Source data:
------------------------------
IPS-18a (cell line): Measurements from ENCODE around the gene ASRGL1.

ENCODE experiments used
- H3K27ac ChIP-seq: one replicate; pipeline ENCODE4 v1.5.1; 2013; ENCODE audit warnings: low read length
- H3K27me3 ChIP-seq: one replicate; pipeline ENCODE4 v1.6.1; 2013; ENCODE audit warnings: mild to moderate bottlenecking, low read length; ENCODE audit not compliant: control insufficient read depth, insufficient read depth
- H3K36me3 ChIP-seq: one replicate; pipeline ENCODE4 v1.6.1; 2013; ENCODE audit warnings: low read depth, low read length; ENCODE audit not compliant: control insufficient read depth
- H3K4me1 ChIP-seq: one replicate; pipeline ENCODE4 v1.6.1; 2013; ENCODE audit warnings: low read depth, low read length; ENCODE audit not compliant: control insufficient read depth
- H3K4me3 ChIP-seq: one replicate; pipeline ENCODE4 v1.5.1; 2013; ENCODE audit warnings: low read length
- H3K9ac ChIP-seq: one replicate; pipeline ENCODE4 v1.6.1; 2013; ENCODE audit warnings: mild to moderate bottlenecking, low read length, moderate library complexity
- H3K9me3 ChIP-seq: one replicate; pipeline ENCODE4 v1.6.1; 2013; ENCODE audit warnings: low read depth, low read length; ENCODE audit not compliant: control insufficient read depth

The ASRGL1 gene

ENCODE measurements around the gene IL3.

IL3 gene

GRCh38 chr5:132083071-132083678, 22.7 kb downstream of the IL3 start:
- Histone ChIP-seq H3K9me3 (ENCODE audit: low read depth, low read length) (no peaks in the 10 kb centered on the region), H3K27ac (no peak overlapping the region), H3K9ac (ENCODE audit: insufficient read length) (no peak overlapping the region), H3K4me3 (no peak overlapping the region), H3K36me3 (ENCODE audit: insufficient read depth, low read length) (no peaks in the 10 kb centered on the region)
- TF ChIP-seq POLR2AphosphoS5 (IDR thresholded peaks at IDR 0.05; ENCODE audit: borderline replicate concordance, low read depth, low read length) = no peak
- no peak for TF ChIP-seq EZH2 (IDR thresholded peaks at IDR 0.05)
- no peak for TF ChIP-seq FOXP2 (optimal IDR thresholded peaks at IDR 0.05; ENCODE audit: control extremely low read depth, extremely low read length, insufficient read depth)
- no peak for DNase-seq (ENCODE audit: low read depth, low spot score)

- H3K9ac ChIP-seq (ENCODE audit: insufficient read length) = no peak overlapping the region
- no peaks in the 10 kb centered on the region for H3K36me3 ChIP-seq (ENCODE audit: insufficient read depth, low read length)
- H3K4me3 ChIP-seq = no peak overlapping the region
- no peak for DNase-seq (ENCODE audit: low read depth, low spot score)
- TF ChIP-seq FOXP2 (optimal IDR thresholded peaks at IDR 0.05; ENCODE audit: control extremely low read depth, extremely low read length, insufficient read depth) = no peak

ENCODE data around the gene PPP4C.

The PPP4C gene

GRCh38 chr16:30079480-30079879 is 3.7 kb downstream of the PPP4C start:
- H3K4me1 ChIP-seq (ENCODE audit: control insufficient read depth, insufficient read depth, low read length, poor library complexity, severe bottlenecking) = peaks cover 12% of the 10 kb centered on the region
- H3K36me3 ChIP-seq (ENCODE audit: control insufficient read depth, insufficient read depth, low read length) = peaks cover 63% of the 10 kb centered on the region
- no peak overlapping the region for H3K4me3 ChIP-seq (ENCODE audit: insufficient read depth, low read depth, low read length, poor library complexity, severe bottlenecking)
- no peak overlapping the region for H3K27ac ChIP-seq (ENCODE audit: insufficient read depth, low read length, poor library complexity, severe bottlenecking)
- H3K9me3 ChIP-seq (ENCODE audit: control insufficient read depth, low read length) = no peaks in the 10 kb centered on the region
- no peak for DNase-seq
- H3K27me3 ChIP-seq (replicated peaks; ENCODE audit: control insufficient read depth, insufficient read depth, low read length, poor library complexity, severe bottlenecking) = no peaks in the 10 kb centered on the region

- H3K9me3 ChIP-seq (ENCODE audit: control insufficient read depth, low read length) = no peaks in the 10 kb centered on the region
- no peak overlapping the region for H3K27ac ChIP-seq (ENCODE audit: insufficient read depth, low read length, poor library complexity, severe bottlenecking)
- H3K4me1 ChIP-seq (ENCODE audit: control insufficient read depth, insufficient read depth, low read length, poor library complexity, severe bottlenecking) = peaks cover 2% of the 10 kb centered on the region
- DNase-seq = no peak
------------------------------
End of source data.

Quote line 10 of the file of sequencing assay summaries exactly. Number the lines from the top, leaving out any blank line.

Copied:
The ASRGL1 gene